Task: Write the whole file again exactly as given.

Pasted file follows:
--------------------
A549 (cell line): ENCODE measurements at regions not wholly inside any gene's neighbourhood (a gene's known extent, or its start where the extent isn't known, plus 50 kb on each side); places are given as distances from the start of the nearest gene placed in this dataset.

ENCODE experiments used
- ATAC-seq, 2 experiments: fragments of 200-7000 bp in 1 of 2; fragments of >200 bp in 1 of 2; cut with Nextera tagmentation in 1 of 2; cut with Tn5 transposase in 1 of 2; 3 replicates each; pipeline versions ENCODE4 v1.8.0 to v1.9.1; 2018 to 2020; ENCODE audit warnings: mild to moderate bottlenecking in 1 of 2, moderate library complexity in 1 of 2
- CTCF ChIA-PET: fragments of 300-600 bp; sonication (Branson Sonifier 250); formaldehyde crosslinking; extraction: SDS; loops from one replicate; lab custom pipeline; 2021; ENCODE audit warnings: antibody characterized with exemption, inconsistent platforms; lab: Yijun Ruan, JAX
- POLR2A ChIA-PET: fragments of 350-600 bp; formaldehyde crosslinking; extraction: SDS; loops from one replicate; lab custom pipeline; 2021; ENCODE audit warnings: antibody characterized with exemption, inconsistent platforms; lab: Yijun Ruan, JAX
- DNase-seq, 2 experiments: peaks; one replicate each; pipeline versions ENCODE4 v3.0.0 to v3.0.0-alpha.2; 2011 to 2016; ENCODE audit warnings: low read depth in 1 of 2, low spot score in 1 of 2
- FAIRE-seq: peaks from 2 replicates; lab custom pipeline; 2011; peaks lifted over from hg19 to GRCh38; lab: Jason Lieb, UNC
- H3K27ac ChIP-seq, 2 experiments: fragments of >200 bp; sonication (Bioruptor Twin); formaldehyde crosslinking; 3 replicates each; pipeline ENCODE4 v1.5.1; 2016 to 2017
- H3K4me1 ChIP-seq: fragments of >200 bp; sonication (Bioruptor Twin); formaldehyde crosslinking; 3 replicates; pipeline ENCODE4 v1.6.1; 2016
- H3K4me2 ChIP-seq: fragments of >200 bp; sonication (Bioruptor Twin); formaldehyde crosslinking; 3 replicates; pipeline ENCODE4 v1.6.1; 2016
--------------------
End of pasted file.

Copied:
A549 (cell line): ENCODE measurements at regions not wholly inside any gene's neighbourhood (a gene's known extent, or its start where the extent isn't known, plus 50 kb on each side); places are given as distances from the start of the nearest gene placed in this dataset.

ENCODE experiments used
- ATAC-seq, 2 experiments: fragments of 200-7000 bp in 1 of 2; fragments of >200 bp in 1 of 2; cut with Nextera tagmentation in 1 of 2; cut with Tn5 transposase in 1 of 2; 3 replicates each; pipeline versions ENCODE4 v1.8.0 to v1.9.1; 2018 to 2020; ENCODE audit warnings: mild to moderate bottlenecking in 1 of 2, moderate library complexity in 1 of 2
- CTCF ChIA-PET: fragments of 300-600 bp; sonication (Branson Sonifier 250); formaldehyde crosslinking; extraction: SDS; loops from one replicate; lab custom pipeline; 2021; ENCODE audit warnings: antibody characterized with exemption, inconsistent platforms; lab: Yijun Ruan, JAX
- POLR2A ChIA-PET: fragments of 350-600 bp; formaldehyde crosslinking; extraction: SDS; loops from one replicate; lab custom pipeline; 2021; ENCODE audit warnings: antibody characterized with exemption, inconsistent platforms; lab: Yijun Ruan, JAX
- DNase-seq, 2 experiments: peaks; one replicate each; pipeline versions ENCODE4 v3.0.0 to v3.0.0-alpha.2; 2011 to 2016; ENCODE audit warnings: low read depth in 1 of 2, low spot score in 1 of 2
- FAIRE-seq: peaks from 2 replicates; lab custom pipeline; 2011; peaks lifted over from hg19 to GRCh38; lab: Jason Lieb, UNC
- H3K27ac ChIP-seq, 2 experiments: fragments of >200 bp; sonication (Bioruptor Twin); formaldehyde crosslinking; 3 replicates each; pipeline ENCODE4 v1.5.1; 2016 to 2017
- H3K4me1 ChIP-seq: fragments of >200 bp; sonication (Bioruptor Twin); formaldehyde crosslinking; 3 replicates; pipeline ENCODE4 v1.6.1; 2016
- H3K4me2 ChIP-seq: fragments of >200 bp; sonication (Bioruptor Twin); formaldehyde crosslinking; 3 replicates; pipeline ENCODE4 v1.6.1; 2016